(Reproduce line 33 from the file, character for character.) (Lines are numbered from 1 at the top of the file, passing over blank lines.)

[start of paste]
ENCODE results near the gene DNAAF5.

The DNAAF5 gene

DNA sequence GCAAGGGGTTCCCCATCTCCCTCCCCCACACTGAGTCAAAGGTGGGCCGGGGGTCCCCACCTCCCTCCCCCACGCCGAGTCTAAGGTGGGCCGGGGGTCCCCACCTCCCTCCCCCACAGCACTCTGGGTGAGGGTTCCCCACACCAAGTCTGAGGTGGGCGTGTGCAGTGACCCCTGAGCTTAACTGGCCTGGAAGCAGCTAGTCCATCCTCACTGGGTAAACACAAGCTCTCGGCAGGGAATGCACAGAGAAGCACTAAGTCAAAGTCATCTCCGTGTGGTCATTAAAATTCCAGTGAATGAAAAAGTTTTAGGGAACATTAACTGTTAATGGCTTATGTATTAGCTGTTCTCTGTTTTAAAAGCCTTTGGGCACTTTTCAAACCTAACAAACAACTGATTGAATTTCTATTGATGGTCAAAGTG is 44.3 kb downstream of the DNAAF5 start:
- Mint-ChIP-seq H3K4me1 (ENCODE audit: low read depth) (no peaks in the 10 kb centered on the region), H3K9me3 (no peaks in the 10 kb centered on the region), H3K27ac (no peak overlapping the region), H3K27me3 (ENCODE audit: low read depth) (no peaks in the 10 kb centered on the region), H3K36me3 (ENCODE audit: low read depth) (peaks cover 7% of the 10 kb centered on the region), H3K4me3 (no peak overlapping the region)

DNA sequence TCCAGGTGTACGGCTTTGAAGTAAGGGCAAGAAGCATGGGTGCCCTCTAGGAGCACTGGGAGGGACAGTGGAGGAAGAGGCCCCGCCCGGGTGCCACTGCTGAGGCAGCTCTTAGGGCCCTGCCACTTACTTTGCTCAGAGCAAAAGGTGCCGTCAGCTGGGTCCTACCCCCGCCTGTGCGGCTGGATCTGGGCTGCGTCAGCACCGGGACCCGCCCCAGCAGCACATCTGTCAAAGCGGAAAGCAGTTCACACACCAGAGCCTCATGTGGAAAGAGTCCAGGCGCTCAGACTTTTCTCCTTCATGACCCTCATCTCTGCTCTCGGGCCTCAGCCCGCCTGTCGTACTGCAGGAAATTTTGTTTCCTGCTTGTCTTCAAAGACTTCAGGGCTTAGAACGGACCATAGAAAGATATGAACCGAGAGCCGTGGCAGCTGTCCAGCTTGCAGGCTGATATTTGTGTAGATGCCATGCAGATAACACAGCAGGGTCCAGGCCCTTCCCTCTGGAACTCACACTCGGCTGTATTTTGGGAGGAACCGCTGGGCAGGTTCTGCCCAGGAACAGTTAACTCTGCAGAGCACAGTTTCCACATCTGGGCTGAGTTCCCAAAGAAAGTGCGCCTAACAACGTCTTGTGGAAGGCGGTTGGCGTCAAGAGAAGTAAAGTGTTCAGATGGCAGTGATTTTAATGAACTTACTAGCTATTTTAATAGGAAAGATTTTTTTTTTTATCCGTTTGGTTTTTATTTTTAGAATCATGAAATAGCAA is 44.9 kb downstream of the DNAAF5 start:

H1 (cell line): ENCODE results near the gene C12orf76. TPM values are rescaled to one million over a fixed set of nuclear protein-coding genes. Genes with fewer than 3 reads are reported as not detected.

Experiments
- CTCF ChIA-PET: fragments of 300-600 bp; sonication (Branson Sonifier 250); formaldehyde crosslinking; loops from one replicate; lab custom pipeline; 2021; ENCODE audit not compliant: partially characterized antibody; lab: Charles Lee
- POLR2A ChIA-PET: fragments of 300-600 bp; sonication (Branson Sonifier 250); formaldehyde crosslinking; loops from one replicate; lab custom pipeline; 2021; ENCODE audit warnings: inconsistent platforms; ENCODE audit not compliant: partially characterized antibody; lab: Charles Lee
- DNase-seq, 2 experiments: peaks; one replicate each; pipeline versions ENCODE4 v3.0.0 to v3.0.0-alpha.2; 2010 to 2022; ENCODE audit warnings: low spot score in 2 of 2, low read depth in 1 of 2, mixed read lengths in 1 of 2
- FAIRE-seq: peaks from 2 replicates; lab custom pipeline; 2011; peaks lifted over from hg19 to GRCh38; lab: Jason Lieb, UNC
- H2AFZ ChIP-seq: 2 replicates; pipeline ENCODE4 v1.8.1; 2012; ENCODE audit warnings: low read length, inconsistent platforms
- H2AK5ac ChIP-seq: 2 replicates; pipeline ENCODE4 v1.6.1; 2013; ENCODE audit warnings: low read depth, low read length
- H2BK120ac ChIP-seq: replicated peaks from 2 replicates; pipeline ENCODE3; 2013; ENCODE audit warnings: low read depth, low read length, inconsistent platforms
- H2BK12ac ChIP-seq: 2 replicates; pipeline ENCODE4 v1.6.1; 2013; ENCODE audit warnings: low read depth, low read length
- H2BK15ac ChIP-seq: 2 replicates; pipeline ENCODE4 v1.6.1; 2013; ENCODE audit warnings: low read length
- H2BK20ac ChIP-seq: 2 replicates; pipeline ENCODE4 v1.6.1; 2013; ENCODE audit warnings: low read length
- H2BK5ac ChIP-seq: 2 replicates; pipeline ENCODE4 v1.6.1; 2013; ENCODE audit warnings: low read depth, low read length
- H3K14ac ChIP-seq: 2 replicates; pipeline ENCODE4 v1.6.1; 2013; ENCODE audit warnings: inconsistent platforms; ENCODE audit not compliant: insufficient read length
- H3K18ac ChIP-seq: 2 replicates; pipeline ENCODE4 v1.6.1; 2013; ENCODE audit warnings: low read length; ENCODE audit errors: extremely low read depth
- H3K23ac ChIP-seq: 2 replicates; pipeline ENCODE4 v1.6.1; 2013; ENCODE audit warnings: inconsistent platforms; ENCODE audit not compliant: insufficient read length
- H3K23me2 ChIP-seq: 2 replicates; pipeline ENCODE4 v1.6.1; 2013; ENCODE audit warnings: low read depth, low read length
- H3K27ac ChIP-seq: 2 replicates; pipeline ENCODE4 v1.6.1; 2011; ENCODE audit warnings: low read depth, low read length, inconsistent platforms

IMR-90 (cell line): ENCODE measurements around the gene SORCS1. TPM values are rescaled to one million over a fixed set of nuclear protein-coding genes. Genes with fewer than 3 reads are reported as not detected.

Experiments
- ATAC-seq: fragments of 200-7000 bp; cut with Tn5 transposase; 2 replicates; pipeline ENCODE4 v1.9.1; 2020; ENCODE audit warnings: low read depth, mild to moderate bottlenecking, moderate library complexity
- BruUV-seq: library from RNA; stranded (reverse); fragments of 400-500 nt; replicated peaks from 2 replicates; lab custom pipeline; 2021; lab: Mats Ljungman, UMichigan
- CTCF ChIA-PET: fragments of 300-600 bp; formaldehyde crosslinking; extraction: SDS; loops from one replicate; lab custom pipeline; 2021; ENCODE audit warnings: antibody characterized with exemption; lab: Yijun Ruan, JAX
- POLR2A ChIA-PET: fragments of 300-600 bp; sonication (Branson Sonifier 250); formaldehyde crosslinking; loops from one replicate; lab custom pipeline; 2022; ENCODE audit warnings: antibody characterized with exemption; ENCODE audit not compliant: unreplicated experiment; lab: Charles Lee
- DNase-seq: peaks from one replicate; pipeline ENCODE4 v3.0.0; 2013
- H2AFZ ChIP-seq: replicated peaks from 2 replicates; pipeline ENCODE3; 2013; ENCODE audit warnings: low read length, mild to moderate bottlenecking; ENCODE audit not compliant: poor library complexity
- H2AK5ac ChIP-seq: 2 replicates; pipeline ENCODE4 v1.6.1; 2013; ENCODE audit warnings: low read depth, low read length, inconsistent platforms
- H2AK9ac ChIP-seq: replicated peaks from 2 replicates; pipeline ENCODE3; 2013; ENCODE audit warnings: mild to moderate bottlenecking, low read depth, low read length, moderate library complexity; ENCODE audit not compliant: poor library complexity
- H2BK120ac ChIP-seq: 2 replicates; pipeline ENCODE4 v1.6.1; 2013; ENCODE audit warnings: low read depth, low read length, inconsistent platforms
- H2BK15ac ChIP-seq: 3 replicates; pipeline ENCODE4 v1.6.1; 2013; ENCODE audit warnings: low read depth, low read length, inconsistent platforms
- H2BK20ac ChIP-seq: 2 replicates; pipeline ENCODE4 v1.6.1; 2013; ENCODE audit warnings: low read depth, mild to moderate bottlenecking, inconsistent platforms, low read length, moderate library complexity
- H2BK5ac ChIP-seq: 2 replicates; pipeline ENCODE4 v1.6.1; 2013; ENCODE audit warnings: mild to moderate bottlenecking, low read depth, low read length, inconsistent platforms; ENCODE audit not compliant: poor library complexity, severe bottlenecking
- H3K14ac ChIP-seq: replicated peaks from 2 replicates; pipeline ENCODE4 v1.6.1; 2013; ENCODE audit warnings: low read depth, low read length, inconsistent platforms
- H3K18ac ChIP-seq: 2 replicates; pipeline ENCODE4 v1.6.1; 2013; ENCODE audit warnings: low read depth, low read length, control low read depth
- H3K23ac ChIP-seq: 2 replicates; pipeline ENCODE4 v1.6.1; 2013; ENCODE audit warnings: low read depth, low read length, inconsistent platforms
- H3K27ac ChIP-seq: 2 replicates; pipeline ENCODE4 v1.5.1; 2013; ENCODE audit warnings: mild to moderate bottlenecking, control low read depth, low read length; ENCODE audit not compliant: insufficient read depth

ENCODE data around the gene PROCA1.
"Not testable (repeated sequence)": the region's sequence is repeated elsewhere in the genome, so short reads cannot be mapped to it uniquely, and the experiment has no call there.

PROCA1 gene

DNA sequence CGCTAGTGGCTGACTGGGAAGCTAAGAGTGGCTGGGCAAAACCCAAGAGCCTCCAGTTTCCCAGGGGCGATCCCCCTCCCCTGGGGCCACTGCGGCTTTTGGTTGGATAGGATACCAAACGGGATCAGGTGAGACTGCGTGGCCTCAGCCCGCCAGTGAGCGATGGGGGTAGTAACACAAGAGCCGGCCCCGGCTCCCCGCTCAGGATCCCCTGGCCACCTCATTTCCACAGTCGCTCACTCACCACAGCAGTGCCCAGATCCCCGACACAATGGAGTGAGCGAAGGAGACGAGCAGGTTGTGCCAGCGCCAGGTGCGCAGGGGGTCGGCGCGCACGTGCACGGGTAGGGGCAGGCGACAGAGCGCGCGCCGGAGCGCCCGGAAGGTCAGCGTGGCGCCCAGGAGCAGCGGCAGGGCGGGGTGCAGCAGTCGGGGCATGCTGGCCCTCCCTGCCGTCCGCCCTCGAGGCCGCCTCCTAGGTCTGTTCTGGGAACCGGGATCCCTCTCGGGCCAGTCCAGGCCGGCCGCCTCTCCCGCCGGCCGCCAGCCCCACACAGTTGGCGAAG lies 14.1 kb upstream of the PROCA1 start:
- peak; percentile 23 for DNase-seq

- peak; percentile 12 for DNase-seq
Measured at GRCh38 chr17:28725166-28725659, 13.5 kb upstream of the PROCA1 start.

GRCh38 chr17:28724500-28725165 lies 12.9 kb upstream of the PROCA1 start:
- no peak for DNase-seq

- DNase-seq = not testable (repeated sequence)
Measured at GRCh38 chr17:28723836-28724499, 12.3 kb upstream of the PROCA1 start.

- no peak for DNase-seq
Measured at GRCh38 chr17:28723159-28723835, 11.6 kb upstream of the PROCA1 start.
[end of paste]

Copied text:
- H2AK9ac ChIP-seq: replicated peaks from 2 replicates; pipeline ENCODE3; 2013; ENCODE audit warnings: mild to moderate bottlenecking, low read depth, low read length, moderate library complexity; ENCODE audit not compliant: poor library complexity